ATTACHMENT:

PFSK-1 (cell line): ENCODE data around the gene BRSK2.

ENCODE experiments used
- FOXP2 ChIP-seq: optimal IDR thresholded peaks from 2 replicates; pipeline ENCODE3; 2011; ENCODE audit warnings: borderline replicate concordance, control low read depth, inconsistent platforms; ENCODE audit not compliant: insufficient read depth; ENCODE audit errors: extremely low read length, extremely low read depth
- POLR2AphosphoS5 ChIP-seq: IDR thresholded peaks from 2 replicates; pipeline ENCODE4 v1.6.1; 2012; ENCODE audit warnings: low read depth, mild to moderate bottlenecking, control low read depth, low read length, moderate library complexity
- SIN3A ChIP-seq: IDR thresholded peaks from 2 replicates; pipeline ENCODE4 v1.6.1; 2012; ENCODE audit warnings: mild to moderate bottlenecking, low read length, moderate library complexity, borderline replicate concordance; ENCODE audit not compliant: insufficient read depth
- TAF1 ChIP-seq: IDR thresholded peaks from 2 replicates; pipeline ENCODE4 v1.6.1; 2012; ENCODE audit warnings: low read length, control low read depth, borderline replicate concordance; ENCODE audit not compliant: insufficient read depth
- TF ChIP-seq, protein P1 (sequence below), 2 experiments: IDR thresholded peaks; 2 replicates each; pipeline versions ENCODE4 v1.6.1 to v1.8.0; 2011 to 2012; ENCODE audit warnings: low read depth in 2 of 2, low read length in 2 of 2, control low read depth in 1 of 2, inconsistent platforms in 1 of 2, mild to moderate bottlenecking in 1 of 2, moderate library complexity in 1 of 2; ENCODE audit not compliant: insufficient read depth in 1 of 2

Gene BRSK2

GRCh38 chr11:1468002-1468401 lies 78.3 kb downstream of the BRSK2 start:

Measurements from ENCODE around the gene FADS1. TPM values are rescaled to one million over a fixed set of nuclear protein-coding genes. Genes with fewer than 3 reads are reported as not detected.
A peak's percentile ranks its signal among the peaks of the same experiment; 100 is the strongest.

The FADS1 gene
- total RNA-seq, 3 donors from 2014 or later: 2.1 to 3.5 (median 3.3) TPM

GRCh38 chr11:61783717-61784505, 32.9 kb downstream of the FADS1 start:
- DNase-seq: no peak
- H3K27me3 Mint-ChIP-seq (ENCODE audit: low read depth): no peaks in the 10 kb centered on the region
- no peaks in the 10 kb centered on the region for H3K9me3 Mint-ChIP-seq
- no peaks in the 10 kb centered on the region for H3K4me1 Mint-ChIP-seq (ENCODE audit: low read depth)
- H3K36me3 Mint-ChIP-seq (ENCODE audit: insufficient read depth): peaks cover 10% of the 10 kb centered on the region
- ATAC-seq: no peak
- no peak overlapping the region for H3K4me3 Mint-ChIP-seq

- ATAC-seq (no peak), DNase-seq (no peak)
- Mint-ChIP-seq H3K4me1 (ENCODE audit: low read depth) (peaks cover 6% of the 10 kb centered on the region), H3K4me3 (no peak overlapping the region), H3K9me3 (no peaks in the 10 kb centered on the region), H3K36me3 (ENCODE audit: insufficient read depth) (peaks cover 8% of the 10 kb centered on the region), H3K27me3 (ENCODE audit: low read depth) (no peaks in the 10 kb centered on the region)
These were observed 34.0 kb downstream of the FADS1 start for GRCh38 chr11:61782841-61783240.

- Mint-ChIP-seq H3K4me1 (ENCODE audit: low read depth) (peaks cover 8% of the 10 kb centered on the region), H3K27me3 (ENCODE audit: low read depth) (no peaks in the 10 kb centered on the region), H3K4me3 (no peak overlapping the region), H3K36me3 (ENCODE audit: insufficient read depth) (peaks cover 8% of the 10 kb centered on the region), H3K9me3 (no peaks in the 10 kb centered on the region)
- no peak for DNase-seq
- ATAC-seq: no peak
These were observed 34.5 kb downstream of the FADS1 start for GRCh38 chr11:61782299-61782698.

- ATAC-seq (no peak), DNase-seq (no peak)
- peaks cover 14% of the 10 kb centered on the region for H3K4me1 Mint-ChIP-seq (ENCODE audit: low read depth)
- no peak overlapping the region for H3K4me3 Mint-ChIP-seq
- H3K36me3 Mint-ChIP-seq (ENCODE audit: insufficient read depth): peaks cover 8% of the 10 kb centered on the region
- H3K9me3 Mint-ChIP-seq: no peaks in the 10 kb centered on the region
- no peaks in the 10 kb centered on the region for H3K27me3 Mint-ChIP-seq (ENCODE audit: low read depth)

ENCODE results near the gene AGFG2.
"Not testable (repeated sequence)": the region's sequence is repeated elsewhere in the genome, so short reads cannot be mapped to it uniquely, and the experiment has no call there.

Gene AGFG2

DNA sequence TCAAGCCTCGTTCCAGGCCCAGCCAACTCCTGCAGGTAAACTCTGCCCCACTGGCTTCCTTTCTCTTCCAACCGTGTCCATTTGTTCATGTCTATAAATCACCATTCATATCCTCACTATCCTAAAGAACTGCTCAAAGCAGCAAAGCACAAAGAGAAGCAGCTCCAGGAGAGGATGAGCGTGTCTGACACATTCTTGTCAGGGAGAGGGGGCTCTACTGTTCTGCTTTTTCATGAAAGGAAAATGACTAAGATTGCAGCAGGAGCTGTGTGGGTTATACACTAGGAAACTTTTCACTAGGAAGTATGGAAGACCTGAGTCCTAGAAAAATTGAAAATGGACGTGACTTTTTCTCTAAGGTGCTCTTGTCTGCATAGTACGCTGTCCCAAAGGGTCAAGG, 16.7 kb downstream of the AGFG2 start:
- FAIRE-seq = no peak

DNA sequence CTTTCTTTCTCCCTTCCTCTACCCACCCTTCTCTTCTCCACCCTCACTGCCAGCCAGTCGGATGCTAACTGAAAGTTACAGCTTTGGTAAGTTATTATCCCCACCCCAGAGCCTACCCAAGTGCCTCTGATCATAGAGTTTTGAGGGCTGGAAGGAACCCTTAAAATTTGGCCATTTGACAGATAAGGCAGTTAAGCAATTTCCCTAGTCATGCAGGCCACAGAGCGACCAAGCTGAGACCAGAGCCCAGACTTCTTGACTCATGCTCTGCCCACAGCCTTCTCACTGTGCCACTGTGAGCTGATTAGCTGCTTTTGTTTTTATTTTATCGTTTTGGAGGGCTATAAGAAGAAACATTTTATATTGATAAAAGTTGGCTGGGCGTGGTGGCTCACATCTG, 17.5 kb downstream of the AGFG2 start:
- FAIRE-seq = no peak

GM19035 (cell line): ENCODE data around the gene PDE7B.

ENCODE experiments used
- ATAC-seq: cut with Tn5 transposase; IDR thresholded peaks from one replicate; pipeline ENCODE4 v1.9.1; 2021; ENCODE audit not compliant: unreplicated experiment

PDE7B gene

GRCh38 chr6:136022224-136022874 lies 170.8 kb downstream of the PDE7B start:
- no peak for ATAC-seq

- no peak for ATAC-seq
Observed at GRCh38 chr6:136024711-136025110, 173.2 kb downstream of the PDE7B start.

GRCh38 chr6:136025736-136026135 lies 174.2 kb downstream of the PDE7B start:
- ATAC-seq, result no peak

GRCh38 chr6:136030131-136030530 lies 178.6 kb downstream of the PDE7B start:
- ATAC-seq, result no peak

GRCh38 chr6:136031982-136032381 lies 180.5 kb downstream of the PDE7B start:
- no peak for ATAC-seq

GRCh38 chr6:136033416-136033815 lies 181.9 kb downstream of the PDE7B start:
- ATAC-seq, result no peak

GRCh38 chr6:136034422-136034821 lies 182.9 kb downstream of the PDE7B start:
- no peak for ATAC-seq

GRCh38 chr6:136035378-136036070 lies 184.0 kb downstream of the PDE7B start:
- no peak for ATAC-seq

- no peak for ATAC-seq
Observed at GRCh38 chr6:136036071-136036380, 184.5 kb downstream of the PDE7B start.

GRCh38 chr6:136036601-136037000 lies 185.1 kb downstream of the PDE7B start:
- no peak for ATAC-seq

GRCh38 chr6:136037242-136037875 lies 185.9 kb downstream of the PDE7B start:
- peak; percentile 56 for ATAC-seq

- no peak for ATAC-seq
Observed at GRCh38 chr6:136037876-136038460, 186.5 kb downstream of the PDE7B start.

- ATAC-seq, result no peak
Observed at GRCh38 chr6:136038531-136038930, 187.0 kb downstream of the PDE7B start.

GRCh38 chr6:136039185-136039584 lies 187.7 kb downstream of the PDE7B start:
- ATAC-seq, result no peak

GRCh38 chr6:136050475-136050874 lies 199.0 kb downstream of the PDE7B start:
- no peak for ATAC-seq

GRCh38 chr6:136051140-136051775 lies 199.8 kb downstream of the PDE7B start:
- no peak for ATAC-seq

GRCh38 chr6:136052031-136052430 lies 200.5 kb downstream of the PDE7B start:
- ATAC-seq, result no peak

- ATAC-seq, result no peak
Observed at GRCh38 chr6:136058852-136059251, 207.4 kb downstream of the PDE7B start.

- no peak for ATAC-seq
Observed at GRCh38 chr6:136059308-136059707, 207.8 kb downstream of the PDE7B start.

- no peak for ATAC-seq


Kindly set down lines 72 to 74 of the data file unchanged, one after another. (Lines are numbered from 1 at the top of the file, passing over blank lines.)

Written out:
GRCh38 chr6:136039185-136039584 lies 187.7 kb downstream of the PDE7B start:
- ATAC-seq, result no peak

GRCh38 chr6:136050475-136050874 lies 199.0 kb downstream of the PDE7B start: